Bazaar and Mosque
Figure 1 Plateia of Ancient Corinth 1831 in dark blue, Ancient Corinth 1963 in light blue; Digitized by the Corinth Computer Project
The map (figure 1) above shows the location of the images that will be shown and analyzed below. Each image is located on the map with a date in red. This map shows the plan of the village center in 1831 (dark blue) and in 1963 (light blue). Click on the dates in the map in order to instantly scroll down to the discussion of that image below.
There are three views of the central mosque and the bazaar in my collection, but I do not yet have permission to show the third, which is a view from the south. The two pictures, (figure 2, figure 4) however, showing the central mosque, the bazaar and several of the roads, confirm the identification of the old bazaar with the modern plateia, the identity of the Turkish roads in the area with the modern roads, and the shared site of the mosque and the modern church. This is supported by the comparison between the 1963 map and the 1831-33 map as shown in figure 1 above.
The images provide other evidence for the appearance of the village in the 19th century beyond just its layout. The three of them together provide a view of the central mosque and the area around it from three different sides, providing a kind of 360 degree view of that central neighborhood.
Figure 2 Von Stackelberg, 1811; Courtesy of the Corinth Excavations, American School of Classical Studies at Athens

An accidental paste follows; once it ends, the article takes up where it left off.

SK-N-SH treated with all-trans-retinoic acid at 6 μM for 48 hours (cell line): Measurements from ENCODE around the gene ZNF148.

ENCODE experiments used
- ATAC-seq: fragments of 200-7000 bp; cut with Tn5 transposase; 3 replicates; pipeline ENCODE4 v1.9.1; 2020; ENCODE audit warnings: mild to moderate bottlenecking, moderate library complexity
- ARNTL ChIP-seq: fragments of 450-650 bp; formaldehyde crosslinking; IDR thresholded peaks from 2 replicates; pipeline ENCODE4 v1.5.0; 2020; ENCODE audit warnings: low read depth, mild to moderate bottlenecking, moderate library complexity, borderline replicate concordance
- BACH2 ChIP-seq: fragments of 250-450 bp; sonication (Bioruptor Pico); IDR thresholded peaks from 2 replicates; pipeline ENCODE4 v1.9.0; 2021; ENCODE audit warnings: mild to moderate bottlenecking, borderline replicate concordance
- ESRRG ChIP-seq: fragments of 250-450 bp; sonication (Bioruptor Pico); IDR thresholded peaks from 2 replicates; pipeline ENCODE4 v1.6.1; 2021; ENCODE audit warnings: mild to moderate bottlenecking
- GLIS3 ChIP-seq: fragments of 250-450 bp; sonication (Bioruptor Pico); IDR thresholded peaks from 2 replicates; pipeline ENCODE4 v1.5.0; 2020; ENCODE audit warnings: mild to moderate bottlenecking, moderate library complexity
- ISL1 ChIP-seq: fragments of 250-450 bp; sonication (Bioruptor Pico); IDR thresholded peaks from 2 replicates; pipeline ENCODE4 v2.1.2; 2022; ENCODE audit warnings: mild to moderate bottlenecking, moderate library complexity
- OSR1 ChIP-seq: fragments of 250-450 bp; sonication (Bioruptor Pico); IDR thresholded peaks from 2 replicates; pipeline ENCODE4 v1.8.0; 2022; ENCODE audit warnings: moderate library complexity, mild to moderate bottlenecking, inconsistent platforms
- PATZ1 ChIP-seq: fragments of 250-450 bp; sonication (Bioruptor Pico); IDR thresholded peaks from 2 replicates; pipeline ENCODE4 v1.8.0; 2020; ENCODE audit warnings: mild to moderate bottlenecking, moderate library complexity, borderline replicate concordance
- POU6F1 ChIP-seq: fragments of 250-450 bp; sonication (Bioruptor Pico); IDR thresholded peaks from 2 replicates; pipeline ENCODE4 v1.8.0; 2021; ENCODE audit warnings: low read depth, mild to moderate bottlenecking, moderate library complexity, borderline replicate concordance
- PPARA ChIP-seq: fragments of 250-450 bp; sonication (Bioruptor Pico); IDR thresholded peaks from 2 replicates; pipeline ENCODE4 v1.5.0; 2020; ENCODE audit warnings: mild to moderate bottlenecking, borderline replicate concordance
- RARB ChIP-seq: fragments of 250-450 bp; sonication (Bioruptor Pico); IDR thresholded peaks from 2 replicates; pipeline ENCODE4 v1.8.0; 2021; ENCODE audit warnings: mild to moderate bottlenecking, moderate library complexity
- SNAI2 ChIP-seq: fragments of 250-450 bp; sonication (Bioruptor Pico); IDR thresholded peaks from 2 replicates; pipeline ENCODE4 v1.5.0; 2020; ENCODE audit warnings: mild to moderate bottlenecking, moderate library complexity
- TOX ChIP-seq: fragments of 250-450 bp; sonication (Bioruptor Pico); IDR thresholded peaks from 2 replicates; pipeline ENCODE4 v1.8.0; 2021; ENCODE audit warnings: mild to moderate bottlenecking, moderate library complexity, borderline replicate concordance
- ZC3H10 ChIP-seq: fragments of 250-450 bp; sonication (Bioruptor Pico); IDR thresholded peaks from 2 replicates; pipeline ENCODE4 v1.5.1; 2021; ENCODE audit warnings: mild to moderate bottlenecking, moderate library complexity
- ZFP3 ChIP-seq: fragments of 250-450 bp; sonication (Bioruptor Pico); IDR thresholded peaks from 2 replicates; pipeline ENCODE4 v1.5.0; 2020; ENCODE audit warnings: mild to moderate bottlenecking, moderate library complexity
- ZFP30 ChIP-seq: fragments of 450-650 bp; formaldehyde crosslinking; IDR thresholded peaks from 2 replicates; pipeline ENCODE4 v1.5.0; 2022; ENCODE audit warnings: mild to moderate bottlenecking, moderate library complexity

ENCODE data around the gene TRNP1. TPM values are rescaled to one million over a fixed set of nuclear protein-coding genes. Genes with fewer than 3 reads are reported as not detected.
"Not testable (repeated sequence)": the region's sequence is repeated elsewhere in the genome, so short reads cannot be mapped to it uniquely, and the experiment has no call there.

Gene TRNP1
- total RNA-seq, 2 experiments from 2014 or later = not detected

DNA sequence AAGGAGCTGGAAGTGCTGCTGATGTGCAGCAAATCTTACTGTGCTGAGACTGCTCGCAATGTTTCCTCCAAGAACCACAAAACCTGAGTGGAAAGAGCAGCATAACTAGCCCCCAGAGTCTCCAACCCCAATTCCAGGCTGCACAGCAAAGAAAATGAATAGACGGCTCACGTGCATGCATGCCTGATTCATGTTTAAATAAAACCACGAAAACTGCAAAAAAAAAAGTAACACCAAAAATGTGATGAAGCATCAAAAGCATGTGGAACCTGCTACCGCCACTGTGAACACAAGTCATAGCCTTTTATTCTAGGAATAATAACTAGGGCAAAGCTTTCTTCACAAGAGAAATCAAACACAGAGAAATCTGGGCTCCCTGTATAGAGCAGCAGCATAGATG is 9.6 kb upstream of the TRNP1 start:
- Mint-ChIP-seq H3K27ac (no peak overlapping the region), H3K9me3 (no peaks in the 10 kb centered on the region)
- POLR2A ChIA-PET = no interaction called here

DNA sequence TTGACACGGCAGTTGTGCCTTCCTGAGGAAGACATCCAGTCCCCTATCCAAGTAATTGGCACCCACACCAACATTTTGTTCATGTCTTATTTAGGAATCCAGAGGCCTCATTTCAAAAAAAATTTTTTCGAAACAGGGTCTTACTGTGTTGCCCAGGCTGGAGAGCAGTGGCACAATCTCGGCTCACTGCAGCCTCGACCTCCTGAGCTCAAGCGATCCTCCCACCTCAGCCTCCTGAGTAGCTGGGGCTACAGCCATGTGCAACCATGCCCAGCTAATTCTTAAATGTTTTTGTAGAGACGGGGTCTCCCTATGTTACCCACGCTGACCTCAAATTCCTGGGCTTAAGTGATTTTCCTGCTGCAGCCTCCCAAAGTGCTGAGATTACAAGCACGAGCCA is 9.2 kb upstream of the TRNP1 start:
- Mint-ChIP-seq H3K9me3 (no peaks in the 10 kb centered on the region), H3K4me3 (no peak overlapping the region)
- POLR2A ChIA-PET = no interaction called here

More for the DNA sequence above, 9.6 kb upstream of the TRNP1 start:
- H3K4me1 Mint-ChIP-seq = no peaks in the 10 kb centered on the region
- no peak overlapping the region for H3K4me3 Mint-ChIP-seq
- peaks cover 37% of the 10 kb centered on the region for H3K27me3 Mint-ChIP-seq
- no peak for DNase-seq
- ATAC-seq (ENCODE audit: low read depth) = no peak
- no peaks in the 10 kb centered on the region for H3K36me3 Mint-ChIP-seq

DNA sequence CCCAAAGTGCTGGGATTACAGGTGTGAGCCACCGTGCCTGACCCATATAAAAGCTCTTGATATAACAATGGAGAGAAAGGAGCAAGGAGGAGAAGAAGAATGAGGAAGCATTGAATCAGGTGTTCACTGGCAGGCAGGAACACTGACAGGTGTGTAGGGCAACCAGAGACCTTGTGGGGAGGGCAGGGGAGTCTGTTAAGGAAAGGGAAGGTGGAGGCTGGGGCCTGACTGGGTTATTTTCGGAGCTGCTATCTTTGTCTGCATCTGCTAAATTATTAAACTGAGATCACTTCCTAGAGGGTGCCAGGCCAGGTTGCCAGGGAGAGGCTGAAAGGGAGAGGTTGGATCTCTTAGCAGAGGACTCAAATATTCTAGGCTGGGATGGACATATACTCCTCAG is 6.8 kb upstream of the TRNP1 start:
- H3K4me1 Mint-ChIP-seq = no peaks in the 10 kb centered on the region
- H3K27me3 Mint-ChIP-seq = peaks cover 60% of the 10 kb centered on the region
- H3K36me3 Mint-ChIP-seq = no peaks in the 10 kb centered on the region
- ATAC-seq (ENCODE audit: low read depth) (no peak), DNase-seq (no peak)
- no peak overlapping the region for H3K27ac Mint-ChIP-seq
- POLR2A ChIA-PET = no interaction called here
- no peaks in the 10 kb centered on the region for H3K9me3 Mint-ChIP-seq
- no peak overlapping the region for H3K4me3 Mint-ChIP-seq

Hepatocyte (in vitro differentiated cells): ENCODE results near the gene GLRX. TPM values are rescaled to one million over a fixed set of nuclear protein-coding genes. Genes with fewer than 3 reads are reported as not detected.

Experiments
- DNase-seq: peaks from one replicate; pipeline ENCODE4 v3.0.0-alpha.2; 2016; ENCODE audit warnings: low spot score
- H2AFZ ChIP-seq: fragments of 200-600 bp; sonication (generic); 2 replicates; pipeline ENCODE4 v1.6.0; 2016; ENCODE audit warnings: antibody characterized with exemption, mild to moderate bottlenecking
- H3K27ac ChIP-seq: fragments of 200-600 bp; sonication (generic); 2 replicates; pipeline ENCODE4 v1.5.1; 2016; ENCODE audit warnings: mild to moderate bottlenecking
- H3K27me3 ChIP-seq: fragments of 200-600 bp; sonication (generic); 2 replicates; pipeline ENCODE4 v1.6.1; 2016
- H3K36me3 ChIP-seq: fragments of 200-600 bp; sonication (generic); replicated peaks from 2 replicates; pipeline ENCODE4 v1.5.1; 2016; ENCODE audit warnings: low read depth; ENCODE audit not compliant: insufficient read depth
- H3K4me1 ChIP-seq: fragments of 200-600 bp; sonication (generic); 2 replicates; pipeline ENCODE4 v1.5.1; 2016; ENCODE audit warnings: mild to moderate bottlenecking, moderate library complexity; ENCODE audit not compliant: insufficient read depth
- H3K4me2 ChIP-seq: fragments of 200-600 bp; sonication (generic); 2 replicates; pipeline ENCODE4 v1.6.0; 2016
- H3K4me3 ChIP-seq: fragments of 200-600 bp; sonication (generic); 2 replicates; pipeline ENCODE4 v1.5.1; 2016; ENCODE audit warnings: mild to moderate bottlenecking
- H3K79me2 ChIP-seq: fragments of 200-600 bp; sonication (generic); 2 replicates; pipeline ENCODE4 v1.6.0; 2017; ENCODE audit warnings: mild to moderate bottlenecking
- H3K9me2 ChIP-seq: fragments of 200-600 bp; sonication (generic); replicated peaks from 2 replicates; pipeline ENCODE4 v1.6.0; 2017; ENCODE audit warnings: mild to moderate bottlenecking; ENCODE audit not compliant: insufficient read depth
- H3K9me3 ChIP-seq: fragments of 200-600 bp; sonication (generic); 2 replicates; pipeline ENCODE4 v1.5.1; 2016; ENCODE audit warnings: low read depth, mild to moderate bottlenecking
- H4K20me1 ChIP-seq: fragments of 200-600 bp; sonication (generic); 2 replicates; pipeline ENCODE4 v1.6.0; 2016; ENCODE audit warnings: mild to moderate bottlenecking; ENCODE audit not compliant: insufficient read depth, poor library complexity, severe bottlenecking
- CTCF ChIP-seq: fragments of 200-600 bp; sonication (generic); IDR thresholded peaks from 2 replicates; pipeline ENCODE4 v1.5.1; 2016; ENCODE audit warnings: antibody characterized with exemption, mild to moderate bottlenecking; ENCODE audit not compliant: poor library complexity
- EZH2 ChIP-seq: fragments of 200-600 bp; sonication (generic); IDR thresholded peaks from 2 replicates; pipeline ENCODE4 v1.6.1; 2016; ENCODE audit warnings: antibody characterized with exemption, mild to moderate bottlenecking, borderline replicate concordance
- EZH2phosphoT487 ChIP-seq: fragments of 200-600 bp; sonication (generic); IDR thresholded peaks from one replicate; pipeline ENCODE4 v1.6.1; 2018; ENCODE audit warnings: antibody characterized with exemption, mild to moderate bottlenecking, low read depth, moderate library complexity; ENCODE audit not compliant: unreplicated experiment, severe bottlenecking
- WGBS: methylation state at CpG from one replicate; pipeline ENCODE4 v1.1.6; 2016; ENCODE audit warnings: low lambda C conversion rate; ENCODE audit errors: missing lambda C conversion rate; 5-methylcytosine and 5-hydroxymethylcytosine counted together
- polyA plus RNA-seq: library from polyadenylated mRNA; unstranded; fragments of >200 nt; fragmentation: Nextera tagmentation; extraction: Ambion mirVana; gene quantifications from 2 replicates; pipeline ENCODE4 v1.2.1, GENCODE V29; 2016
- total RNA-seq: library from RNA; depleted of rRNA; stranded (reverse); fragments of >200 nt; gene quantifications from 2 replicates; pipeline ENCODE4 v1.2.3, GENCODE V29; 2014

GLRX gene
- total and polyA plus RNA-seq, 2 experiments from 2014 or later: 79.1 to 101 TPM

Although figure 2 is not labeled, it seems to be a likely candidate for the village bazaar that is described by the travellers. Behind the bazaar is a large mosque with a short minaret and (to its right) a small outbuilding, probably hexagonal or octagonal. To the left of the building with the horses in front is what appears to be a street—one can just make out the people walking down it away from the bazaar. The distinctive outline of Mount Gerania, with the projection at the far right, makes it clear that the view is taken looking east. Using the location of the bazaar and central mosque from the 1831-33 map as a guide, it seems likely that that is indeed what this image is.
Figure 3 Ancient Corinth Plateia, 1995, looking east; Photograph by Leslie Kaplan
One can compare this image with a modern photo, figure 3, taken of the east side of the modern plateia with the church in the background. A side-by-side comparison shows that it is strikingly similar. In figure 1 where the 1831-33 map is superimposed on top of the 1963 map, it is easy to see that the modern church (in light blue with a cross at center, to the left of the word “plateia”) is built on the site of the old mosque (the two small dark blue hexagonal builidings on top of the church and the dark blue rectangular building with the semicircle attached just above and to the left of the church) and that the modern bazaar is on the site of the old. The roads in this area also seem to be on their pre-independence locations; the one to the right of the Von Stackelberg image is the same as the one in the modern photograph. This evidence confirms the similarities of the two town plans and the location of some of the central features of the old village.
Side-by-side comparison of figure 2 and figure 3
Figure 4 Von Stackelberg, 1810, from the east looking southwest